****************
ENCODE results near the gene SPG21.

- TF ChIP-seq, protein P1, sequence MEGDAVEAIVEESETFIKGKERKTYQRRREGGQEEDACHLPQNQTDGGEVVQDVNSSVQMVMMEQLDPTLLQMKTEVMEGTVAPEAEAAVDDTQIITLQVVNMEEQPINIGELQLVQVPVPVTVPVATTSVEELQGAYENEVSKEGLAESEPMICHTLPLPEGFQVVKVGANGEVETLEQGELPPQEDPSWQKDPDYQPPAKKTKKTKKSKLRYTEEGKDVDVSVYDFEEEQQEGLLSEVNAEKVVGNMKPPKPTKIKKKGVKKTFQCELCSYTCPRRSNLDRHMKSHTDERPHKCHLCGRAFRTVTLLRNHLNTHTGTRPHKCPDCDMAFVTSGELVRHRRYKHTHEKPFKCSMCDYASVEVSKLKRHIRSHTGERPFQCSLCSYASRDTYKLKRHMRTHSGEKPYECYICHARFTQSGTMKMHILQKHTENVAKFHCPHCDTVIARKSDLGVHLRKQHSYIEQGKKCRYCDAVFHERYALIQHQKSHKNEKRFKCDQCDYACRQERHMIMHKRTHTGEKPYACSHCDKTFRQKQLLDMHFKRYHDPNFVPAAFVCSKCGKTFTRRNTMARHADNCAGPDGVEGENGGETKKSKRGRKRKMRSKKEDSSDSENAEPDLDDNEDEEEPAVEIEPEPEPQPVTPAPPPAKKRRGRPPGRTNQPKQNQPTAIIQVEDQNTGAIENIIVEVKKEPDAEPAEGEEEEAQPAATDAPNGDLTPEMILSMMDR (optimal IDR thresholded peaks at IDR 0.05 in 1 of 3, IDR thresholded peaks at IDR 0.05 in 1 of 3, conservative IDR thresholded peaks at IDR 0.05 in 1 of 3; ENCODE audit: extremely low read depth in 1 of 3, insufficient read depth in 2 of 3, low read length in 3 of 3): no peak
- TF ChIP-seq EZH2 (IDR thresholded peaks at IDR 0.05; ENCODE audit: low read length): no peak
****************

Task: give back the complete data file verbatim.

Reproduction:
ENCODE results near the gene SPG21.

- TF ChIP-seq, protein P1, sequence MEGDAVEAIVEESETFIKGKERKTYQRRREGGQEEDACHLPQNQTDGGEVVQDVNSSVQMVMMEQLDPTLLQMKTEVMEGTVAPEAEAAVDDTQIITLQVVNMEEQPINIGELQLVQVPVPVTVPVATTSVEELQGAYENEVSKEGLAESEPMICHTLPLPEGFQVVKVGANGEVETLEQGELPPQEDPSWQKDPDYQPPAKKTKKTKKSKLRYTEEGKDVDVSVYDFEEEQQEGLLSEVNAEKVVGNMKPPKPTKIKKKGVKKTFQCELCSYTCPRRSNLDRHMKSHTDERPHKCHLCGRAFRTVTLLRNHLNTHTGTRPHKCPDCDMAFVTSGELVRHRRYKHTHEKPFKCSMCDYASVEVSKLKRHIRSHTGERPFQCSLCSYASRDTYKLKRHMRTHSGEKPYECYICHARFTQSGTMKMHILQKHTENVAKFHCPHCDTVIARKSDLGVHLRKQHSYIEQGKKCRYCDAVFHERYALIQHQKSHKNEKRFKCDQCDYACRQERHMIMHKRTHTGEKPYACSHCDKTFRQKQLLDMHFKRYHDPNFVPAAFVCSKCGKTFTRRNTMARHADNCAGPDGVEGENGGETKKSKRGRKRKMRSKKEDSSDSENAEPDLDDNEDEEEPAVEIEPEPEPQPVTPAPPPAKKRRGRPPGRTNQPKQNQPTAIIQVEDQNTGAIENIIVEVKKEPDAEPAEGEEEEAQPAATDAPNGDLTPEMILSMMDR (optimal IDR thresholded peaks at IDR 0.05 in 1 of 3, IDR thresholded peaks at IDR 0.05 in 1 of 3, conservative IDR thresholded peaks at IDR 0.05 in 1 of 3; ENCODE audit: extremely low read depth in 1 of 3, insufficient read depth in 2 of 3, low read length in 3 of 3): no peak
- TF ChIP-seq EZH2 (IDR thresholded peaks at IDR 0.05; ENCODE audit: low read length): no peak